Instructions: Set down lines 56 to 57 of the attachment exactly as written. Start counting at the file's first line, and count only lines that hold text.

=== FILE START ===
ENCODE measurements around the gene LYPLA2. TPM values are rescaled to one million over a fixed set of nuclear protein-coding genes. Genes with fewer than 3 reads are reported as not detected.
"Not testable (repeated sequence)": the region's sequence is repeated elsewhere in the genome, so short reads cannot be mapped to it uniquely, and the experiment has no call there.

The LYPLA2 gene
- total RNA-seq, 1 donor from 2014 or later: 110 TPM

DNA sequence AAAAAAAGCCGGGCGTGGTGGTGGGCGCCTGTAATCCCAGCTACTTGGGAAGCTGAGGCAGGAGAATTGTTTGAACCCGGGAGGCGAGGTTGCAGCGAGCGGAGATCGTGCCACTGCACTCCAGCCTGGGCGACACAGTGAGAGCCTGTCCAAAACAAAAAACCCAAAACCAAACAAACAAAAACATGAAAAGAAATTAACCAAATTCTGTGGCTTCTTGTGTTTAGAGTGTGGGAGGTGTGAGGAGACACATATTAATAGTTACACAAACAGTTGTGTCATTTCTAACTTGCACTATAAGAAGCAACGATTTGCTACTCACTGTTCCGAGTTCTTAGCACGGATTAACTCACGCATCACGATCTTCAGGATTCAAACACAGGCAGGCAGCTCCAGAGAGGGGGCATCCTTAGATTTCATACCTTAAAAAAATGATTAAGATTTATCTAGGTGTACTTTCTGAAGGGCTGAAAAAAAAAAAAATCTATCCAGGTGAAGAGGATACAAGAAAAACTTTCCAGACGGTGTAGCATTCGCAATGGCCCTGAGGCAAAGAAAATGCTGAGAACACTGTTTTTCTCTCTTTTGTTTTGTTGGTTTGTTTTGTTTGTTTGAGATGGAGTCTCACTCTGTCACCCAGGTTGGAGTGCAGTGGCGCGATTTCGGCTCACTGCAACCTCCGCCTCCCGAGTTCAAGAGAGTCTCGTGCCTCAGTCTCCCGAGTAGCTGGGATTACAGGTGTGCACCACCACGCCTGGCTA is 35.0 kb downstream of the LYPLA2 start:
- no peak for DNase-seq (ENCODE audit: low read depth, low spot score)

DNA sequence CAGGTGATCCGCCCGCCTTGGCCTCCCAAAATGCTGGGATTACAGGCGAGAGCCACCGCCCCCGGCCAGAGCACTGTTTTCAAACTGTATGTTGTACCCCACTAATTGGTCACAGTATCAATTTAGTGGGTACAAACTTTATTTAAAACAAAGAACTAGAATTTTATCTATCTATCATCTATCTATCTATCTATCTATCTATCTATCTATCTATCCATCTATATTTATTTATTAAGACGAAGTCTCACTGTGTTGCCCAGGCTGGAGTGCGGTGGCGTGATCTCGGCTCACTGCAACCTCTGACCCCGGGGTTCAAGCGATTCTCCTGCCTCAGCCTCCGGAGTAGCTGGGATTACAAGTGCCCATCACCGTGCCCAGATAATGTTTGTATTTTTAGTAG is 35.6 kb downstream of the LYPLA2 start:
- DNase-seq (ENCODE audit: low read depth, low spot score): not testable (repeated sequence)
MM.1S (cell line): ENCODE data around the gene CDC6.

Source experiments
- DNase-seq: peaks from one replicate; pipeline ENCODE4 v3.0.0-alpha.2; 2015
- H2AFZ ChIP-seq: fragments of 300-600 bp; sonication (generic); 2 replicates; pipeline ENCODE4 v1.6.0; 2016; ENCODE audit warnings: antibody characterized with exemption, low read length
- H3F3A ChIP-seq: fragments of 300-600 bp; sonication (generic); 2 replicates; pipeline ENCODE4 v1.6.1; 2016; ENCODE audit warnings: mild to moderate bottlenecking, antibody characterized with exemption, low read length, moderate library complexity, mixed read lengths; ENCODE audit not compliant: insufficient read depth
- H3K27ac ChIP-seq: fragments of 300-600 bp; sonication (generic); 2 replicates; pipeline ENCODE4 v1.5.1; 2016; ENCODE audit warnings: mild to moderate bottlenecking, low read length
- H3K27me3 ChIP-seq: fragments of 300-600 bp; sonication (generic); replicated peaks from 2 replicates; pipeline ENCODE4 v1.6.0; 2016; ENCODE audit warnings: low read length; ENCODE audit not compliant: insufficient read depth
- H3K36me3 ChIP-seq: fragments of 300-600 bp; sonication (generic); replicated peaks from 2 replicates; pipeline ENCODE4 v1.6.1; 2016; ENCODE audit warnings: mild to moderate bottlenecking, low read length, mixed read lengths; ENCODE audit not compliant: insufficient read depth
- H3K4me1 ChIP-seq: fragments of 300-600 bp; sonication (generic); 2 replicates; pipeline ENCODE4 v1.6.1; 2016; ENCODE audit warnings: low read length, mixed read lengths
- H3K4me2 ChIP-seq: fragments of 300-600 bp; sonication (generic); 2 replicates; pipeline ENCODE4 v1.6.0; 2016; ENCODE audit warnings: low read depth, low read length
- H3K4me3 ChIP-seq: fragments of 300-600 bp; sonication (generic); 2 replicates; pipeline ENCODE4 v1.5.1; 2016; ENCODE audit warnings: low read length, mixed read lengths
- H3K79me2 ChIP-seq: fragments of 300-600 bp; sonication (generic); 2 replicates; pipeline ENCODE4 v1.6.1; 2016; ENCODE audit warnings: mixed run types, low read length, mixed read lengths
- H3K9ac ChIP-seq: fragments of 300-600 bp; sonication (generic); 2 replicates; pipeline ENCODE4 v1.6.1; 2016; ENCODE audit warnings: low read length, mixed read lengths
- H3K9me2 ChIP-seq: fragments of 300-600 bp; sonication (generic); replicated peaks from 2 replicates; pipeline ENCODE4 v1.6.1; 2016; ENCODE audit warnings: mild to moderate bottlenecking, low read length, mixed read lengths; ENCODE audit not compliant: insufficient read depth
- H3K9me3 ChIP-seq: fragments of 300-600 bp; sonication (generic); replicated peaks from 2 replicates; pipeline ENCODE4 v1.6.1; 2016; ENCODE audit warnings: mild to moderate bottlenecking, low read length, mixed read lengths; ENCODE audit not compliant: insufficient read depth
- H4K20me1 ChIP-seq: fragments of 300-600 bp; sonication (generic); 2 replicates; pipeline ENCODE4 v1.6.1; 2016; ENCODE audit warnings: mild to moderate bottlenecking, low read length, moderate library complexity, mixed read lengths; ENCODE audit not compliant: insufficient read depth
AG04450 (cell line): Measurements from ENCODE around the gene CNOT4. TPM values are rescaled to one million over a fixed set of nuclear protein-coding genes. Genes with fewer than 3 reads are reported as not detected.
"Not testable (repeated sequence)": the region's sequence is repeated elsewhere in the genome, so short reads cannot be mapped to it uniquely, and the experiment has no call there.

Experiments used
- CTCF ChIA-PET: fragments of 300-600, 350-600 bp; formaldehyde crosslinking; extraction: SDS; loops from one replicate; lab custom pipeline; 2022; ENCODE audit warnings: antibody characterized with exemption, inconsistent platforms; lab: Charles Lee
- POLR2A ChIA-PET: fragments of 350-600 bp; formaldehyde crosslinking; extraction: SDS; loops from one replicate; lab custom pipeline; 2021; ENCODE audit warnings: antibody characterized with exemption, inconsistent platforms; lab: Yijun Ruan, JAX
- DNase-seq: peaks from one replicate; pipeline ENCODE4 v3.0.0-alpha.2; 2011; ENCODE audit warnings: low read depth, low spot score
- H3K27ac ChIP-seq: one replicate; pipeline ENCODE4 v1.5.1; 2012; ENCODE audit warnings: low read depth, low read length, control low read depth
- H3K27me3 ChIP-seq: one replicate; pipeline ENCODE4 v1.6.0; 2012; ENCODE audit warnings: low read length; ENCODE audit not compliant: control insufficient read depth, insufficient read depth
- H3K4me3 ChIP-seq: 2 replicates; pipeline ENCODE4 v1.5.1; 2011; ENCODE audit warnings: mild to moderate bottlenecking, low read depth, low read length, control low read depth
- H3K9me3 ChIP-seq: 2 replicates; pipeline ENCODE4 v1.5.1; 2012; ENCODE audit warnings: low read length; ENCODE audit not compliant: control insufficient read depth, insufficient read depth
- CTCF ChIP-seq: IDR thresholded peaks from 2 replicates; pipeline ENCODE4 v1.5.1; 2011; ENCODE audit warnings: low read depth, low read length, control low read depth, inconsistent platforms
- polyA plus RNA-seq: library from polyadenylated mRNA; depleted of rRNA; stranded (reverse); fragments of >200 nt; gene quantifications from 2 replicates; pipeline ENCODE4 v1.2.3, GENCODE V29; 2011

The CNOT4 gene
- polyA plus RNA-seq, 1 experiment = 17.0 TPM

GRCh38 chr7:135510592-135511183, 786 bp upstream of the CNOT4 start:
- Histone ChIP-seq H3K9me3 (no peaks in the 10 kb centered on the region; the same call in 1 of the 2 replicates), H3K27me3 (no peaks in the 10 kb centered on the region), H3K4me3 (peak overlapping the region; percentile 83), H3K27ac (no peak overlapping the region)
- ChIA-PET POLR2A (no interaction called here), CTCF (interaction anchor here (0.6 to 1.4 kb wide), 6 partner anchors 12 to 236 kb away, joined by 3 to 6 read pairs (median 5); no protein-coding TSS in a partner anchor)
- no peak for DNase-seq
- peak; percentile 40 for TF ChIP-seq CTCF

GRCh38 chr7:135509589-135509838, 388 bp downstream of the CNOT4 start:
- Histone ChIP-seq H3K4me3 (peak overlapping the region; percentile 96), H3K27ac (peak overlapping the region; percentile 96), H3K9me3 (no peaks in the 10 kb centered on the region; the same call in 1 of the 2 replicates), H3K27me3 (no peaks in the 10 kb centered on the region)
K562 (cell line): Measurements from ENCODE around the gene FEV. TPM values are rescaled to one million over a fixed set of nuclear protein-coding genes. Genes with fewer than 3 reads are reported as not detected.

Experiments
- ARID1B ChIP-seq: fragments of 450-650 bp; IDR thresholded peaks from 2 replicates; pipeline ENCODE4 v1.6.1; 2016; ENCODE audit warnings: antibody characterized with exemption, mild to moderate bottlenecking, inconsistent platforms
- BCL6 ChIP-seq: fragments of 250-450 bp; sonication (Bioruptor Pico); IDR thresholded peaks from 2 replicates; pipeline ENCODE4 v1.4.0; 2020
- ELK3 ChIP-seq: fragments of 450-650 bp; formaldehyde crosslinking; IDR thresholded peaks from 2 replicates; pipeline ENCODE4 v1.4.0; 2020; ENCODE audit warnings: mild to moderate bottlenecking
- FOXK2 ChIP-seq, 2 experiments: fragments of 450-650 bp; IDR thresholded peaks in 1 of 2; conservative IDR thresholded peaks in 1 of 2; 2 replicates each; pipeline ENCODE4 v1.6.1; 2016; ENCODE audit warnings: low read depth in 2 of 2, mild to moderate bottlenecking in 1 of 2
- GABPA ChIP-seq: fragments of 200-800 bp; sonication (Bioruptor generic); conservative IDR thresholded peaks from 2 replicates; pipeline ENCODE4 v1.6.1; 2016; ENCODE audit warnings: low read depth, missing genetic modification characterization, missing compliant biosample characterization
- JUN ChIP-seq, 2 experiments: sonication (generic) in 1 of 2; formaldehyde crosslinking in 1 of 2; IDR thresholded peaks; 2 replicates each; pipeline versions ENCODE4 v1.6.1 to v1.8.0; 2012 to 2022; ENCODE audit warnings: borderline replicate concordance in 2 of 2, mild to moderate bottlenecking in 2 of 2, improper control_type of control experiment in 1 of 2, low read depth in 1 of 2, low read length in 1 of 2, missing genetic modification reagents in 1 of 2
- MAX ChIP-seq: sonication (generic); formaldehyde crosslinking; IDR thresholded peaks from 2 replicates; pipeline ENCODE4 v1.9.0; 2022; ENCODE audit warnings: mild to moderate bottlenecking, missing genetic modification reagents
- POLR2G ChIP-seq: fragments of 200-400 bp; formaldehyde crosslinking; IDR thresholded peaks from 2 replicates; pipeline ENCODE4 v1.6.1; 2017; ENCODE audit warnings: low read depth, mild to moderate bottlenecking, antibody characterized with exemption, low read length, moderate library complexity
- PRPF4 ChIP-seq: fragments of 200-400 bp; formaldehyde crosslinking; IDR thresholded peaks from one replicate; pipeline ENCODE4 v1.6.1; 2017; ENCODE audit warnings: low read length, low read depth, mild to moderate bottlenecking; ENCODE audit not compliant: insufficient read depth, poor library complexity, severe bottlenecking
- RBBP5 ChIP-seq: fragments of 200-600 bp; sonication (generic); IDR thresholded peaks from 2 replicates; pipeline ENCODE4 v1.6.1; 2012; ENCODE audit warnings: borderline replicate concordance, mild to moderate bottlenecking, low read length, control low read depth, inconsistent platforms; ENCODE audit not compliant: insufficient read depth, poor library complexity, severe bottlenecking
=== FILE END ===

- PRPF4 ChIP-seq: fragments of 200-400 bp; formaldehyde crosslinking; IDR thresholded peaks from one replicate; pipeline ENCODE4 v1.6.1; 2017; ENCODE audit warnings: low read length, low read depth, mild to moderate bottlenecking; ENCODE audit not compliant: insufficient read depth, poor library complexity, severe bottlenecking
- RBBP5 ChIP-seq: fragments of 200-600 bp; sonication (generic); IDR thresholded peaks from 2 replicates; pipeline ENCODE4 v1.6.1; 2012; ENCODE audit warnings: borderline replicate concordance, mild to moderate bottlenecking, low read length, control low read depth, inconsistent platforms; ENCODE audit not compliant: insufficient read depth, poor library complexity, severe bottlenecking